WASHINGTON — President Donald Trump and Democrats are fighting over which side is more garishly politicizing the race to find a coronavirus vaccine.
Is it him pressuring drugmakers and federal agencies to begin mass coronavirus immunizations before November's election, or Democrats sowing doubt about the safety of a vaccine produced on that timeline? The answer may affect the way some voters view Trump and Democratic nominee Joe Biden in the stretch run before Election Day.
Polls have consistently shown that most Americans don't trust what Trump says about the coronavirus or how he's handled the response to it. He may not need to reverse those sentiments to win, but it would sure help. And while Trump has come up short of swearing a blood oath to deliver the vaccine on a particular date, the allure of citing dates before the election is obvious.
"What I said is 'by the end of the year,'" Trump said Monday at the White House. "But I think it could even be sooner than that. It could be during the month of October, actually. Could be before November."
All at once, he acknowledged the potential political benefit of delivering a vaccine right before the election and denied that self-interest played any role in his thinking.
"With somebody else, maybe they would say it politically, but I'm saying it in terms of this is what we need," Trump said. "If we get the vaccine early, that's a great thing, whether it's politics or not. Now, do benefits inure if you're able to get something years ahead of schedule? I guess maybe they do."
Outside Washington, Republicans say there's big political value to the president if a vaccine is available before voters go to the polls.
"A vaccine before the election will absolutely move the needle," Missouri House Speaker Elijah Haahr said in a text exchange with NBC News. "Whether or not people will take it, just the notion that there is a timeline to ending this pandemic would shift the national conversation."
U.S. Surgeon General Jerome Adams has advised states to be ready to distribute a vaccine widely by Nov. 1, two days before the election. Trump's critics say he is publicly leaning on scientists and regulators to work backward from that deadline, rather than following through on all the steps needed to ensure that any vaccine given to patients is effective and safe.
"The authorization or approval of any COVID-19 vaccine must be guided by science and data, not politics," Sen. Maggie Hassan, D-N.H., said in a statement to NBC News Tuesday. "If the president continues to politicize the vaccine review process, it could put lives at risk — both because it could result in the premature release of a vaccine that could pose health risks to Americans, and because it could undermine public confidence in a vaccine, resulting in fewer Americans getting a vaccine even if it is safe and effective."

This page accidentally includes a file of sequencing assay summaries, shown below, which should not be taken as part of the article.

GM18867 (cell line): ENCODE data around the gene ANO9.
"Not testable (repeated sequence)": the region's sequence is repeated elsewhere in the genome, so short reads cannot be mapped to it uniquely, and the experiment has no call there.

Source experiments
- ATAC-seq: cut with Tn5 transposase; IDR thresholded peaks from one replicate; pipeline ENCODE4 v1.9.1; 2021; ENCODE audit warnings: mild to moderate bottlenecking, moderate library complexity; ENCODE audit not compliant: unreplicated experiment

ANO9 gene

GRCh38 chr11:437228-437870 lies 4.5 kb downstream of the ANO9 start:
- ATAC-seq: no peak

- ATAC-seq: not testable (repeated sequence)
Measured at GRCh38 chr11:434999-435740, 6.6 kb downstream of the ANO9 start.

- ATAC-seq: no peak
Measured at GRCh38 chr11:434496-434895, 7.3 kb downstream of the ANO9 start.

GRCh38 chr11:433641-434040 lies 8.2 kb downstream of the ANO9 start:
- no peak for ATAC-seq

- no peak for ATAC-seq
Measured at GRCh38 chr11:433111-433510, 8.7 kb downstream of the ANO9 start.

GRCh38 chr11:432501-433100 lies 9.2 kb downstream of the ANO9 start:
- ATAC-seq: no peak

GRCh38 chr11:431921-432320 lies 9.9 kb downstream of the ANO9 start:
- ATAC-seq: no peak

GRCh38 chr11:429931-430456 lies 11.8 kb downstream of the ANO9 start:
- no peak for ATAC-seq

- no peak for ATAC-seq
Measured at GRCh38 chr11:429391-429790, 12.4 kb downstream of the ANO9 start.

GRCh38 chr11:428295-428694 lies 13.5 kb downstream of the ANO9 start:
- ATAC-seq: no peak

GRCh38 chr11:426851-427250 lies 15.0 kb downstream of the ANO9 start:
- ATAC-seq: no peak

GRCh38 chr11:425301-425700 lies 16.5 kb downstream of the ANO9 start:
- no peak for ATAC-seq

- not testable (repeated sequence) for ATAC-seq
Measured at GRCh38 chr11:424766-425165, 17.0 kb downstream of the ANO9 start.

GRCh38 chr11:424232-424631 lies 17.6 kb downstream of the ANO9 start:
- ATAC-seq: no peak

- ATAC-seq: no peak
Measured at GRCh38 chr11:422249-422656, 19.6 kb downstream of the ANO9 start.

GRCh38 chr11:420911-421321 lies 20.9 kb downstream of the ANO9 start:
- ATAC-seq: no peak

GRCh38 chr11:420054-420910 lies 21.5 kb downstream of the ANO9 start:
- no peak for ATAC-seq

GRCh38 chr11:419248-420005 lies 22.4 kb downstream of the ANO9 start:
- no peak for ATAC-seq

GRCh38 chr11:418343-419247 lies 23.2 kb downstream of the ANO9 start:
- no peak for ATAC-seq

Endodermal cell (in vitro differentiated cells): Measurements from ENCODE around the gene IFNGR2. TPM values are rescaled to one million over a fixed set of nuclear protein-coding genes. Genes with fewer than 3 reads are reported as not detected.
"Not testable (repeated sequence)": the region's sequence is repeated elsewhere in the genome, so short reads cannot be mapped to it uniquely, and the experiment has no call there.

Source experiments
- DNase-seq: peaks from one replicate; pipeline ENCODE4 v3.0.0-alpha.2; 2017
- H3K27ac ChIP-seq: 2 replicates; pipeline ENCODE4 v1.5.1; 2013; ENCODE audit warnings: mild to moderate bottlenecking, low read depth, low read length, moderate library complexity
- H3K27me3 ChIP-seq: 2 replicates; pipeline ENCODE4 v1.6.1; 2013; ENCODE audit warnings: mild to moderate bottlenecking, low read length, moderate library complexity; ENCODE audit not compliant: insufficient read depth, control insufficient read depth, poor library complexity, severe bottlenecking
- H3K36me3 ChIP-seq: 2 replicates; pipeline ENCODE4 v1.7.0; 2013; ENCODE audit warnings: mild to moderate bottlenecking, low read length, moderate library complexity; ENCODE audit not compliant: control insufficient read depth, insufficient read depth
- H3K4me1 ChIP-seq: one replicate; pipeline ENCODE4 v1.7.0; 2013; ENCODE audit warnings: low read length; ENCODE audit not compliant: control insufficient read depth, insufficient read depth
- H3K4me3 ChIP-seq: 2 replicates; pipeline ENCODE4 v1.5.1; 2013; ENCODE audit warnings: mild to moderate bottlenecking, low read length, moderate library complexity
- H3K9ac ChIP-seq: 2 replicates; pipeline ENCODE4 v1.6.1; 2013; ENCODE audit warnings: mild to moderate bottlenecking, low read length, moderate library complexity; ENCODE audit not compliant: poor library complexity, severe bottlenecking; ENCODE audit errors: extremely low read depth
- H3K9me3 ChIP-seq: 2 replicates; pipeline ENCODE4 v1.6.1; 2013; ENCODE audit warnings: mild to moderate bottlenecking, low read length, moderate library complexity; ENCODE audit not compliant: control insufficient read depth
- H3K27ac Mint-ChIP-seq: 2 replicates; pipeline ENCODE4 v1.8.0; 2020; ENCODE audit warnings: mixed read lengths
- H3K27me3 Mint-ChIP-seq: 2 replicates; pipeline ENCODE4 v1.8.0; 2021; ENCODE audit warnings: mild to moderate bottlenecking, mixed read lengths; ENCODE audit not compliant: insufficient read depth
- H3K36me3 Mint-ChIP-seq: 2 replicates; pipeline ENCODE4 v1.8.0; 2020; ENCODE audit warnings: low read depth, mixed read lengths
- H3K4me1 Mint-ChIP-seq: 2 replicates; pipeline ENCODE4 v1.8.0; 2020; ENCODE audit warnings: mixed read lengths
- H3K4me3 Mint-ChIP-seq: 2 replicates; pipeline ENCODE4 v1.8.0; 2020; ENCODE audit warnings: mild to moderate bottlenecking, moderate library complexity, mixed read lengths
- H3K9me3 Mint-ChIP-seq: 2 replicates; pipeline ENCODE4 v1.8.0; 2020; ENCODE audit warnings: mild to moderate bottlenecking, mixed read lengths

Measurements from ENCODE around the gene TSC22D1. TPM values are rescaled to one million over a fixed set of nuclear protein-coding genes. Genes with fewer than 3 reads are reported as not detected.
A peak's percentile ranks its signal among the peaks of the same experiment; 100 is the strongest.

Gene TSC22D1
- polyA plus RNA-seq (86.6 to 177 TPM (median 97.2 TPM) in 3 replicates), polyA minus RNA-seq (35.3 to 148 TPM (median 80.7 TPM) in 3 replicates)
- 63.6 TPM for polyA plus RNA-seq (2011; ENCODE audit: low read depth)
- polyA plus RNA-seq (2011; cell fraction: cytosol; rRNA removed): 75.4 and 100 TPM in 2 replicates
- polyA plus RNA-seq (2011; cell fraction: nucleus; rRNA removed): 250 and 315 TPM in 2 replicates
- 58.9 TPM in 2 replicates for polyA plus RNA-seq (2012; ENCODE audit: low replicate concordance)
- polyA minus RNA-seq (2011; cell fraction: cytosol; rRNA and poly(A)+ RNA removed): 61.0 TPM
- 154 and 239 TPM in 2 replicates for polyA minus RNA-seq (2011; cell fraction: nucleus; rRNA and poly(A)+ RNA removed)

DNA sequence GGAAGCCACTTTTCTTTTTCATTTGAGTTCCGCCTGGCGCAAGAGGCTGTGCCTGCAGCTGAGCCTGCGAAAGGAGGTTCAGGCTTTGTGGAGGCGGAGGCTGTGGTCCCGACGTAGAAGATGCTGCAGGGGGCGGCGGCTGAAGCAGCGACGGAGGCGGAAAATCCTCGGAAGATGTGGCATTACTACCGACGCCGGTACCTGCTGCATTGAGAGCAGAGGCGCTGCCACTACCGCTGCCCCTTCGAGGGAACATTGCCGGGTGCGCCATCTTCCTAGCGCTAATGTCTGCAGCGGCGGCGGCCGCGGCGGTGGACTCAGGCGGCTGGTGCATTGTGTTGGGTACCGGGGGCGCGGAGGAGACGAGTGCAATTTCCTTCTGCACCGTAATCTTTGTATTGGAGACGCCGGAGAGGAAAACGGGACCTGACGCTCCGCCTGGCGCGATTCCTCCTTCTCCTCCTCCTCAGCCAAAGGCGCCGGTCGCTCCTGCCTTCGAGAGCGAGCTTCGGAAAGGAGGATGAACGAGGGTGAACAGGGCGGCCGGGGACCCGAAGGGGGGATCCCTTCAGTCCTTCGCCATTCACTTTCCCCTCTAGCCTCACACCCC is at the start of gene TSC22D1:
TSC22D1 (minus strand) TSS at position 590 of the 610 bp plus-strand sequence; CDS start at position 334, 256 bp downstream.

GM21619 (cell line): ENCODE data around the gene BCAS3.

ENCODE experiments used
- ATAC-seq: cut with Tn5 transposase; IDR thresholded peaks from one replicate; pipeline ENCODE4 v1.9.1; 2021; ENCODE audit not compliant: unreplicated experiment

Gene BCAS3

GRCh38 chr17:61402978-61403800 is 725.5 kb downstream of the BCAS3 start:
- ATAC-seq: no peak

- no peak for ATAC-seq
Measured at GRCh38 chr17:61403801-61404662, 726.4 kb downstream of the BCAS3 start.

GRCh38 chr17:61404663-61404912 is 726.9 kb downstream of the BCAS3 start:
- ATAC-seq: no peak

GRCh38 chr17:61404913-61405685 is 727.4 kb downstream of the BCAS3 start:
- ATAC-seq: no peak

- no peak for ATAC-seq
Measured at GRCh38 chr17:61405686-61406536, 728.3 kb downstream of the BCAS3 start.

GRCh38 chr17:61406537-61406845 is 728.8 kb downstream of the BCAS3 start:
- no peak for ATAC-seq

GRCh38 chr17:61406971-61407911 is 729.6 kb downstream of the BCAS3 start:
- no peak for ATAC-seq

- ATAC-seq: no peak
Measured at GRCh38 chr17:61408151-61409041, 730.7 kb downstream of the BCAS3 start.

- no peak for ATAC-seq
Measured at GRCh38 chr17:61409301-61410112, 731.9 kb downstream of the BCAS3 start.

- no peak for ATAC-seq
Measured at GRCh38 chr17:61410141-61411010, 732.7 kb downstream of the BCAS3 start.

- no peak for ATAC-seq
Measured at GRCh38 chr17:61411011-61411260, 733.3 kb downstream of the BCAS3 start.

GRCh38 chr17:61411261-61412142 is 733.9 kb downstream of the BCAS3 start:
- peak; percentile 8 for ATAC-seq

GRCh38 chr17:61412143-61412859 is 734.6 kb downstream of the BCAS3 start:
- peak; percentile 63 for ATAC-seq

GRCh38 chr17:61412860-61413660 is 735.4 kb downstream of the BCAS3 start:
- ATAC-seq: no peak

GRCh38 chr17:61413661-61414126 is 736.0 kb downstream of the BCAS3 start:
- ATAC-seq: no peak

Francis Collins, director of the National Institutes of Health, said at a Senate health panel hearing Wednesday that federal agencies are consolidating elements of the process that can be expedited without compromising safety. He said the freezing of one trial in England this week is a "concrete example" of how a safety issue can stall progress. And, he noted, the decision to load doses of potential vaccines for distribution before it's known whether they work means hundreds of millions of dollars could be wasted.
He made a simple argument for moving quickly, even at the cost of wasted money: "People are dying."
Adams acknowledged the challenging optics. "We have a once-in-a-century global pandemic superimposed over a presidential election," Adams said Wednesday when asked about public hesitancy concerning a vaccine. He sought to assure senators that "there has been no politicization of the vaccine process whatsoever."
Trump and officials on his campaign say that it's Democratic presidential nominee Joe Biden and his running mate, Sen. Kamala Harris of California, who are dangerously discrediting a vaccine before it's available. Harris has said that she wouldn't trust a vaccine on Trump's word and would listen to medical experts.
Democrats read polls and calendars, too. They know that Trump's credibility numbers are soft, particularly when it comes to his handling of the coronavirus, and they know that a vaccine showing up two days before the election could reverse those numbers quickly — unless the public doesn't trust that the vaccine has been properly vetted.
By Election Day — whether or not a vaccine has been delivered — it is likely that few voters will base their choice on what the candidates said in September.
But AstraZeneca provided a reminder Tuesday that science doesn't always bow to politics. The drug company announced it was pausing a vaccine trial to review whether a patient illness arose from the vaccine or another factor.